On today's BradCast: Special coverage --- and a lot of smart information --- on Night Two of the second 2020 Democratic Presidential debate in Detroit, as hosted by CNN. [Audio link to today's show is posted below.]
The ten candidates featured during the second night's combative, two-and-a-half-hour long festivities were: former Vice President Joe Biden; CA Sen. Kamala Harris; NJ Sen. Cory Booker; entrepreneur Andrew Yang; Former HUD Sec. Julian Castro; NY Sen. Kirsten Gillibrand; HI Rep. Tulsi Gabbard; WA state Gov. Jay Inslee; CO Sen. Michael Bennet and NYC Mayor Bill DeBlasio.
As during night one, the broad array of topics about which CNN's moderators worked hard to create confrontation between the candidates included healthcare (again leading the debate at the top and in the length of time spent on the issue), immigration, race, the climate crisis, the economy, foreign policy and, unlike the first night, even a question or two on how the candidates might take on Donald Trump and whether he should be held accountability for his crimes with impeachment.
Biden, the perceived front-runner, seemed at least slightly more prepared and less frail than in his first outing during the June debate in Miami, while finding his policies as a Senator over the last many decades and as President Obama's Veep sharply attacked by a number of the other participants. For her part, Harris --- who seemed to get the best of Biden in a number of exchanges during the June forum, seeing her fortunes rise thereafter --- was met with tough attacks from both Biden and several of the other candidates hoping to grab the spotlight. Booker stood out in a number of exchanges, including several with the former Vice President. Other candidates had their moments as well, as we discuss, even as the field for the next debates in September may now be cut by half or more.
We're joined today, once again, by two guests for our special coverage. Journalist, former CNN producer and healthcare reform expert JACKIE SCHECHNER is back with us again today, and we're also joined by prolific investigative financial journalist and award-winning author DAVID DAYEN, who now also serves as Executive Editor for The American Prospect.
Their smart analysis and insight today focuses on, among other things...
- Whether CNN improved on its questioning and format for night two after facing sharp criticism for their opening round on Tuesday (Schechner saw moderate improvement, Dayen saw none);
- which candidates, if any, stood out over their past performances (Booker and Inslee receive the most noteworthy nods on that score);
- whether or not proposals by a number of the more progressive candidates for a Medicare-for-All style single-payer universal coverage system is actually affordable, or if the more modest proposals to build on the existing Affordable Care Act with a so-called "Public Option", as sought by the more conservative candidates like Biden, is actually more realistic. (Dayen describing the "entire conversation about costs" as "a complete red herring", offers a more concise, clear answer to that question than any of the 20 candidates over the past two nights! In short, he explains: "A Medicare For All system would save money. We know that because the Koch-funded Mercatus Center, which put together the very study that Joe Biden and these others are quoting, said that a system where the government would cover all medical costs would actually cost $32 trillion dollars over a ten-year period, but doing nothing right now would cost Americans, through their total national health expenditures, $34 trillion. So the overall savings to America from moving into a single payer system is two trillion dollars over ten years.");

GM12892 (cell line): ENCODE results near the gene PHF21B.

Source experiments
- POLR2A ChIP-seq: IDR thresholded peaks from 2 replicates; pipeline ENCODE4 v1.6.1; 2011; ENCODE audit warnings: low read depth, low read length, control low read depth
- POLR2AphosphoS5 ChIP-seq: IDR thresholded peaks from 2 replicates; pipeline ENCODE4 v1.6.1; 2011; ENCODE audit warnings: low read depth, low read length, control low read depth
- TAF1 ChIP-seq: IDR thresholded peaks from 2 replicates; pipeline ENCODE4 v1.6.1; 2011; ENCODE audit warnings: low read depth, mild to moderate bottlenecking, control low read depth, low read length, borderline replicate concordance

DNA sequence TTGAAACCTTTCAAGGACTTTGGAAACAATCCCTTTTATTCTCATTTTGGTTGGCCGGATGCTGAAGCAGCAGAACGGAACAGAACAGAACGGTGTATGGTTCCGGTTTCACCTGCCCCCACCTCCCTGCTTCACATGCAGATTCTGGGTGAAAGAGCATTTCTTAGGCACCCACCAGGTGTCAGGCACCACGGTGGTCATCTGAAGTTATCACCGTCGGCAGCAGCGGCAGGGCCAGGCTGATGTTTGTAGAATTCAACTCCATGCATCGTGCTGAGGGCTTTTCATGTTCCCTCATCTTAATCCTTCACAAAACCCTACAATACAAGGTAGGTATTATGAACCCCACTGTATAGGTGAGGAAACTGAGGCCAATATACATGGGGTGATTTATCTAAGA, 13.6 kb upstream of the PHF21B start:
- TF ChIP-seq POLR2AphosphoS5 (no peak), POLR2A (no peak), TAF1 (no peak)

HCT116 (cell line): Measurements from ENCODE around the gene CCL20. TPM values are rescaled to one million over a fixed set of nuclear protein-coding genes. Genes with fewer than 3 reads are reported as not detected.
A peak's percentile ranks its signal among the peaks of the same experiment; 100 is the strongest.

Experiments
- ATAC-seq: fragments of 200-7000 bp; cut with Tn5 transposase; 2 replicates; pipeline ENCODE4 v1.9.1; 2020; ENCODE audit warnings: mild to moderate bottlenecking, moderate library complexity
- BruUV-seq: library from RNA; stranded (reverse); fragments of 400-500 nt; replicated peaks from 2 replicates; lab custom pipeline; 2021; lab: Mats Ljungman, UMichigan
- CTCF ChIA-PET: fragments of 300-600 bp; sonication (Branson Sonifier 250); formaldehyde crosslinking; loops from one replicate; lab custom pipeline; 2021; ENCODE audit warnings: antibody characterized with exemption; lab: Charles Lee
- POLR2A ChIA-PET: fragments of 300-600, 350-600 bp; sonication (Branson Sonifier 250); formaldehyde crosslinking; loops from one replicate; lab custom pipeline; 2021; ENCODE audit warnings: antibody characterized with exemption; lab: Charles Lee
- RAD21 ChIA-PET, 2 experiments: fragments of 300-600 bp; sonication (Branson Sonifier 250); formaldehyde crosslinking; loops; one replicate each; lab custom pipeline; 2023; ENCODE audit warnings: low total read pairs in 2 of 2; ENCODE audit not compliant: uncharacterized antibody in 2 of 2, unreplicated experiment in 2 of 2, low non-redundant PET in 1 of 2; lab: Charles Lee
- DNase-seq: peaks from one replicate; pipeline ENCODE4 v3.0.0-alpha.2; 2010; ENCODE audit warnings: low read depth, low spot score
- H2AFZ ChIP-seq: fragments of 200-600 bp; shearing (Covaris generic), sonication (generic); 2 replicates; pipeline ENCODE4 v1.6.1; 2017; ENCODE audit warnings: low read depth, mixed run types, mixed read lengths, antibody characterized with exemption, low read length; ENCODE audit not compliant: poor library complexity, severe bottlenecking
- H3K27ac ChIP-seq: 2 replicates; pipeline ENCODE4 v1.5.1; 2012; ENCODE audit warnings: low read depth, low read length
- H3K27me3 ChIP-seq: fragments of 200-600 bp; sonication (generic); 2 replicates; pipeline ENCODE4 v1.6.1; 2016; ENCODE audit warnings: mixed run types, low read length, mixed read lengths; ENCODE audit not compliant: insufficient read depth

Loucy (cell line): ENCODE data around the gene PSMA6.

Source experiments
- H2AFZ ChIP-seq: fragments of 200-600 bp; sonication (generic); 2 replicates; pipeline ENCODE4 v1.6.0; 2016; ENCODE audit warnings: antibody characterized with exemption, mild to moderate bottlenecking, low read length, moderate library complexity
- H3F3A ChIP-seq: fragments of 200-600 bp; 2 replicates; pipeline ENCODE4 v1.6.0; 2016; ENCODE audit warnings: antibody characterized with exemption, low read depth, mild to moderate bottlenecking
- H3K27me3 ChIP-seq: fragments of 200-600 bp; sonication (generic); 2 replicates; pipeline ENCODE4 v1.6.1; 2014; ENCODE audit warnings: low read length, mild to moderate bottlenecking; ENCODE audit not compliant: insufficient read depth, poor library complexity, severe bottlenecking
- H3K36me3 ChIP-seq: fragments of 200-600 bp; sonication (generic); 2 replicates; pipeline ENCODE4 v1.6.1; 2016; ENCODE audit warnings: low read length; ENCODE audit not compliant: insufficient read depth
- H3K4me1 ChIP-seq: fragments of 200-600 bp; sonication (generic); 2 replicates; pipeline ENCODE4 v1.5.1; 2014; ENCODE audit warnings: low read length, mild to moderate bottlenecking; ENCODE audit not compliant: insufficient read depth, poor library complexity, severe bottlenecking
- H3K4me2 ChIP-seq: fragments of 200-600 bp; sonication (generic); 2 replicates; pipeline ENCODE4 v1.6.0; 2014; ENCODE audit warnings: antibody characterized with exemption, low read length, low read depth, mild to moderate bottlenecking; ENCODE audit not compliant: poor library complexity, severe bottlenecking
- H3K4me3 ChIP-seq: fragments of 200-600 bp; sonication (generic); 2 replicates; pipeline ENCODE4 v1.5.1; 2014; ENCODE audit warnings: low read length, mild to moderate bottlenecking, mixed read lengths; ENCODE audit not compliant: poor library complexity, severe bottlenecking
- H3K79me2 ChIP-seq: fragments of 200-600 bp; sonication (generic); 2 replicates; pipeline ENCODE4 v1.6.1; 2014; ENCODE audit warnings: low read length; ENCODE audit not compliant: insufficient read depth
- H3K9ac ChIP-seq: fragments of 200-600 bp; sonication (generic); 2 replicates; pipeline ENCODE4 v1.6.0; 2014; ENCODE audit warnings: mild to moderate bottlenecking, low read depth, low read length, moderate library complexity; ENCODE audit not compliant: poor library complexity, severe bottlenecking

- how Democrats seem to be pulling their punches when it comes to one of the largest cost drivers of healthcare;
- whether debates over these weedy details are helpful or even necessary right now, or if they should take a back seat for the moment to the question of who can best defeat Donald Trump in 2020. (The conversation now simply "muddies the waters" and is "totally unecessary," Shechner argues. "We need to bring this up to a higher level at this point, and say, 'You're going to have a choice in the election between somebody who wants to do something about the broken healthcare system and somebody who doesn't care about the broken healthcare system, has no plan for it, has no interest in fixing it, and is simply interested in dismantling anything that President Obama put into place.")
- how Yang's interesting proposal for a $1000/month Universal Basic Income for every American would (or wouldn't) actually work;
- and a number of concerns about Harris' record as CA's Attorney General before she became a U.S. Senator. That as she cited her record as a prosecutor taking on the Big Banks during her closing statement on Wednesday night.
All of that and much more is covered during our lively --- and, I believe, quite enlightening --- conversation on today's BradCast special coverage...
(Snail mail support to "Brad Friedman, 7095 Hollywood Blvd., #594 Los Angeles, CA 90028" always welcome too!)